Alerted

 Drivel, Mac software  Comments Off on Alerted
Dec 122010
 

proc.jpg

That’s something for the “to do” list then…

 
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I could have sworn that I had only used it 16,777,216 times…

 
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So how necessary was this alert message?

 
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“Nothing is wrong. Nothing needs to be done. Click me”. Sure. Fine. Yes. Get on with it…

Logic 9 announced by Apple

 Mac software, Music Technology  Comments Off on Logic 9 announced by Apple
Jul 232009
 

logic9.jpgApple has at long last announced a new version of its music workstation software: Logic 9 (as before, you can choose between the Logic Studio and Logic Express packages). Shipping time for UK customers is declared as “4 – 6 weeks”.

There was a time when a whole-number release indicated a complete rewrite of a program. Perhaps the test of that will be whether Logic after all these years finally allows the use of long file names.

Those who have requested better multichannel sound support will be disappointed that Apple has ignored their requests. Logic 9 still offers nothing above 7.1 support, so users who need eight channel support (admittedly a small minority) will need to stick to rival products such as Nuendo.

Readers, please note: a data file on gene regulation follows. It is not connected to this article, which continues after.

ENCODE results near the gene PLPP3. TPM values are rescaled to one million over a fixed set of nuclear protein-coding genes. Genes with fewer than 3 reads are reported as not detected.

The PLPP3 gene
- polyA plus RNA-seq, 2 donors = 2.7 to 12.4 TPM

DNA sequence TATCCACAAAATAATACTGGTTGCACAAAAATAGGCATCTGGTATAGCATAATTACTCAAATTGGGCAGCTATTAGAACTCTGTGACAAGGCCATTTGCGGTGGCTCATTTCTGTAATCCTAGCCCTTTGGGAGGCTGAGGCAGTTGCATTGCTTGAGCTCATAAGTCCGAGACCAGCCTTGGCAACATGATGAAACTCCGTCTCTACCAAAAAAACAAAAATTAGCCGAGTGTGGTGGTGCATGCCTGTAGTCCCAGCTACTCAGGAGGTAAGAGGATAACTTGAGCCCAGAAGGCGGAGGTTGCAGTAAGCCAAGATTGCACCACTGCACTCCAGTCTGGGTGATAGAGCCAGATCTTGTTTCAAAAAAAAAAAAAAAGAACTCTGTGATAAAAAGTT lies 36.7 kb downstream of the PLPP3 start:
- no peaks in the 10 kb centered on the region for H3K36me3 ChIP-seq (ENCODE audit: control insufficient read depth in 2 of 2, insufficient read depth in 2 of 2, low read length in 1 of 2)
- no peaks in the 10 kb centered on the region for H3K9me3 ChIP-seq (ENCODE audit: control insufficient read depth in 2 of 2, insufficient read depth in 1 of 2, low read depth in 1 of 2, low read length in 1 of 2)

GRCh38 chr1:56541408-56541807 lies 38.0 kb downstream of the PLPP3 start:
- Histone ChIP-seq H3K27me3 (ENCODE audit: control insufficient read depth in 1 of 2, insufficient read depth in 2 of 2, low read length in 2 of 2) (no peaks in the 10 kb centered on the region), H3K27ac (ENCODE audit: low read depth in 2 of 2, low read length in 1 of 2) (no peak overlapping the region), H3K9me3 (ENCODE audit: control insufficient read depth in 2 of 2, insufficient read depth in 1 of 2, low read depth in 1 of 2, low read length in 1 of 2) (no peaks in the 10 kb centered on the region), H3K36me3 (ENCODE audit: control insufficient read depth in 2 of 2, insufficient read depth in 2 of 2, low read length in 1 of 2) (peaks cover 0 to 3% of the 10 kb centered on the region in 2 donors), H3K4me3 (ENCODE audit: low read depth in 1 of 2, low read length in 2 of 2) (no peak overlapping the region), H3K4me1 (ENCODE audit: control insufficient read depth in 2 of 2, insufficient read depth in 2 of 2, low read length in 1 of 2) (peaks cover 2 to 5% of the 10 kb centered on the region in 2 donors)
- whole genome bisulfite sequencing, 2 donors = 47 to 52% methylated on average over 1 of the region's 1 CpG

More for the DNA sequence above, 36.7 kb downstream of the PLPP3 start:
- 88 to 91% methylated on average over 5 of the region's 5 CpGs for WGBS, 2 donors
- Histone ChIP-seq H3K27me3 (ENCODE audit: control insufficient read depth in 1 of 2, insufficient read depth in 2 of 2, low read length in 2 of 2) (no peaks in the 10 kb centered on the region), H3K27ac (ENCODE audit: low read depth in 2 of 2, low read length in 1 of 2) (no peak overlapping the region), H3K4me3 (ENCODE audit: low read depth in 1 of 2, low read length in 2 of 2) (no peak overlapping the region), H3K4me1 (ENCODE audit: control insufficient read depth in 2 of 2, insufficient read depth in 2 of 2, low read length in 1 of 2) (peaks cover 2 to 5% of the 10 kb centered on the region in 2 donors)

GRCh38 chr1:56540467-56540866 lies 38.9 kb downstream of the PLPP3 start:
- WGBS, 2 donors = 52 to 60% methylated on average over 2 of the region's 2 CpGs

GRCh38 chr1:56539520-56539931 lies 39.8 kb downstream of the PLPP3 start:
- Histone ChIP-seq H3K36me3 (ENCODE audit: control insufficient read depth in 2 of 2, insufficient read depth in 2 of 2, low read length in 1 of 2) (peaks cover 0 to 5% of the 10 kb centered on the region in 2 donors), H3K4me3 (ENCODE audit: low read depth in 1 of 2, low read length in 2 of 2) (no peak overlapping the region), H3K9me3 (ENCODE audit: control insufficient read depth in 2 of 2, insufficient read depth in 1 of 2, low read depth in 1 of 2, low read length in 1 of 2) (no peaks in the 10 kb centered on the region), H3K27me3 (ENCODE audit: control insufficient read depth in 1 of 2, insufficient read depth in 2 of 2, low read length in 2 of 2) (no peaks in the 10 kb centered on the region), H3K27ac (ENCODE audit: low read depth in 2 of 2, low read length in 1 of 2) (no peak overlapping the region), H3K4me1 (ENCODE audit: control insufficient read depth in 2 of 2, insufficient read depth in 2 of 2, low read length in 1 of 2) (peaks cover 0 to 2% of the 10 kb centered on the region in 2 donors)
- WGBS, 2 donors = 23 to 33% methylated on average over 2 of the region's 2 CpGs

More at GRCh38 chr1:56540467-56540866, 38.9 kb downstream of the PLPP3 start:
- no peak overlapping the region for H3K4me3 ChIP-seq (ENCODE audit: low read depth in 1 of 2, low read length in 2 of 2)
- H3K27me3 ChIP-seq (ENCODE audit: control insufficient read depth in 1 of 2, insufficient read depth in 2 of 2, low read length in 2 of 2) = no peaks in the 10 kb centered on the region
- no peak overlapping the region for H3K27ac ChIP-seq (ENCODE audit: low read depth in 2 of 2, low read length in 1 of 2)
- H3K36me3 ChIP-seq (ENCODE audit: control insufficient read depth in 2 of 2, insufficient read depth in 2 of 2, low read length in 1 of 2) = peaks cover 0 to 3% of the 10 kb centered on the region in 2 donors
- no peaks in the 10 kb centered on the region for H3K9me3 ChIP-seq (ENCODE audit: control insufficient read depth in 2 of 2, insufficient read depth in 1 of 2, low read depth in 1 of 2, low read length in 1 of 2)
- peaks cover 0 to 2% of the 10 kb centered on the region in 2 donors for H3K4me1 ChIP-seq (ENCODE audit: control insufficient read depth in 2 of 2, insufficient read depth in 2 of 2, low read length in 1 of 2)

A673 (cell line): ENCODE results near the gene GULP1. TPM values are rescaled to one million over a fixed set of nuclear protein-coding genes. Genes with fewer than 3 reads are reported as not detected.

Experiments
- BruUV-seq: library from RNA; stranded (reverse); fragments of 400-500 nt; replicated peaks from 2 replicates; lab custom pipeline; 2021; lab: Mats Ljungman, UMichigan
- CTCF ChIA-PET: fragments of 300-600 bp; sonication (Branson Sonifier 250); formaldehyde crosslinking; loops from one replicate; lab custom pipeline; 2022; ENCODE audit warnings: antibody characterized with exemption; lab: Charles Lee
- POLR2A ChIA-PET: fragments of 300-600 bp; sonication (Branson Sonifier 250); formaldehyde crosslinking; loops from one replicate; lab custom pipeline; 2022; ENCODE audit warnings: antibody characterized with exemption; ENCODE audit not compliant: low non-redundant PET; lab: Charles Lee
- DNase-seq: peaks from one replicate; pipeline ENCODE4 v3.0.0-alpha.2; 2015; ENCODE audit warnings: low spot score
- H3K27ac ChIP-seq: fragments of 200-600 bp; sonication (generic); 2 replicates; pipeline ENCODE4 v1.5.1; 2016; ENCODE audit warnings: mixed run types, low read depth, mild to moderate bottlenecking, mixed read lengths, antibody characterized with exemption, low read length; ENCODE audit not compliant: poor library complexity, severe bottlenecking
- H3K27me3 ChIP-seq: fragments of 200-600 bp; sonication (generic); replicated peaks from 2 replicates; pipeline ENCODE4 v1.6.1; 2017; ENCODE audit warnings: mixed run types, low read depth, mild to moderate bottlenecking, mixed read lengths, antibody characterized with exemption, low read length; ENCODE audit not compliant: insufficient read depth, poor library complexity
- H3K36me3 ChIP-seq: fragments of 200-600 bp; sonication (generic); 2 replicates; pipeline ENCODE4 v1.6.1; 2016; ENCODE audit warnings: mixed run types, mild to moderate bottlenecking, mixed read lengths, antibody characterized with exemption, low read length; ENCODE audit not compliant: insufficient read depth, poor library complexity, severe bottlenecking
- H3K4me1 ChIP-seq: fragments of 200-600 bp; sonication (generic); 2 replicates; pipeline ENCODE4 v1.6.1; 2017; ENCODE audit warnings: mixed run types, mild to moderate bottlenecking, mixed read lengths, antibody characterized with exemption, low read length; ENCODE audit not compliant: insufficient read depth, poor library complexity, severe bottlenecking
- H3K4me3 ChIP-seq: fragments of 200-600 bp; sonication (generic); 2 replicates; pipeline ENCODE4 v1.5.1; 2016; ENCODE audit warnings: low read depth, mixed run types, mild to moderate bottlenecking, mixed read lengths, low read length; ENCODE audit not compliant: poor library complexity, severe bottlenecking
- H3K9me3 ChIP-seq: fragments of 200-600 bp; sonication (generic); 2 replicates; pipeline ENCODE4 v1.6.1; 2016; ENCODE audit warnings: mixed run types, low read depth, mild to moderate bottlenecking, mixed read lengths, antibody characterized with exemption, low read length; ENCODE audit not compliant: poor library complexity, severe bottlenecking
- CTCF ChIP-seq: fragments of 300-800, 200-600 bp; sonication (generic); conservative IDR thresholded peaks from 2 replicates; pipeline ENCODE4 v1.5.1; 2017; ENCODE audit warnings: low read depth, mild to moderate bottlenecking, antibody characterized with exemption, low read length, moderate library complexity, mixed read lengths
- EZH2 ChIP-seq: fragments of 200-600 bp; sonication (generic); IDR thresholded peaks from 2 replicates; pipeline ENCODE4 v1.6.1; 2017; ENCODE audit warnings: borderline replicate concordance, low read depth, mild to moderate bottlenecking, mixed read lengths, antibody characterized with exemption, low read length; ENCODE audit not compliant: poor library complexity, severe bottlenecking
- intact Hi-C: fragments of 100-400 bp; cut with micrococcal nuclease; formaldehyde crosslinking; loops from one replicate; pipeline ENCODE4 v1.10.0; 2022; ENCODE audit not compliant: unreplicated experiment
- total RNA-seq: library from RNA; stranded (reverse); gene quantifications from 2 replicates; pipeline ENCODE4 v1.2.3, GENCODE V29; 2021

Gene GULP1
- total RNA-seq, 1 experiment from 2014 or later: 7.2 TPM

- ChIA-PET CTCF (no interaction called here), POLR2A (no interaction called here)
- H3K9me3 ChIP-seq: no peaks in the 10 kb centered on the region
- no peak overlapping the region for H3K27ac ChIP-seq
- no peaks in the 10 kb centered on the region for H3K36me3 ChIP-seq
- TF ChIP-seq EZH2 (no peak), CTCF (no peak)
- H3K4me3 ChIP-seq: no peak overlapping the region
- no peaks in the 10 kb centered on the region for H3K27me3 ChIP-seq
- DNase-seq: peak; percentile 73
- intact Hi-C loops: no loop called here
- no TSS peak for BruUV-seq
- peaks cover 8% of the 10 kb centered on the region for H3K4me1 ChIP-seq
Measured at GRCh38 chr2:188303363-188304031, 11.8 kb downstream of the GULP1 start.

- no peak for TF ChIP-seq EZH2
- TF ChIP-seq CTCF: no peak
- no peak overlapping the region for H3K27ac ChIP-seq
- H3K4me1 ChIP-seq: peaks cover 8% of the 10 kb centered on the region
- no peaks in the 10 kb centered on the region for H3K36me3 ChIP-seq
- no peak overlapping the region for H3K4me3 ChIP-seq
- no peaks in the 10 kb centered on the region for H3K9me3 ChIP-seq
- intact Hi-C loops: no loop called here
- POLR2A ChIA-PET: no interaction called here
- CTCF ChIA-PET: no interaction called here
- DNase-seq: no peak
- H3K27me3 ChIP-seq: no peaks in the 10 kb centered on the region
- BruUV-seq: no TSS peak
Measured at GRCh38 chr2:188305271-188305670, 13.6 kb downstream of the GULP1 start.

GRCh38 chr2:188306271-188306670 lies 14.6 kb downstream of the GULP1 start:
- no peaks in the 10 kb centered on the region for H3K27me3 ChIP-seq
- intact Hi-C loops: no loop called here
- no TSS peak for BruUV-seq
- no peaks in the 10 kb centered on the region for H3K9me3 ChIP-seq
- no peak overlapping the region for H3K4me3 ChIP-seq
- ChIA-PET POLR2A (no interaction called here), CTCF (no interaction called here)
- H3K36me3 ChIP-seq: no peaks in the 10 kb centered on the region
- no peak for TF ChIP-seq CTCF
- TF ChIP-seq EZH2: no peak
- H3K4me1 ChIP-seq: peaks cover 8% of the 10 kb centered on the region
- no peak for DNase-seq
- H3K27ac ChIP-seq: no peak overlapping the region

We are told that “now you can quickly perform complex edits, like correcting timing errors and bending time, that took dozens of steps before.” Let’s hope that Arrange page navigation as a whole has been made less fiddly to use.

Logic 9 is likely to be an irresistible upgrade for most Logic 8 users, who will have been reassured of Apple’s commitment to Logic and know that the long-awaited upgrade can be theirs within a month and a half.

Mac OS X 10.5 shortcuts

 Drivel, Mac software  Comments Off on Mac OS X 10.5 shortcuts
Mar 292009
 
Command-O

Display a spinning beachball

Command-Tab

Display a spinning beachball

Command-Q

Display a spinning beachball

Look at the screen

Display a spinning beachball

Are you sure?

 Communication, Drivel, Mac software  Comments Off on Are you sure?
Mar 132009
 

OmniWeb just threw up an alert. The problem wasn’t OmniWeb’s fault (the ethernet plug had fallen out of its socket). But I wonder if anyone facing this challenge has ever tried this suggested course of action…

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OmniWeb V. 6 is still expected

 Mac software  Comments Off on OmniWeb V. 6 is still expected
Mar 062009
 

Contrary to what some of us feared, it seems that in fact the OmniWeb Web browser should easily make it to version 6.0 (and hopefully beyond!).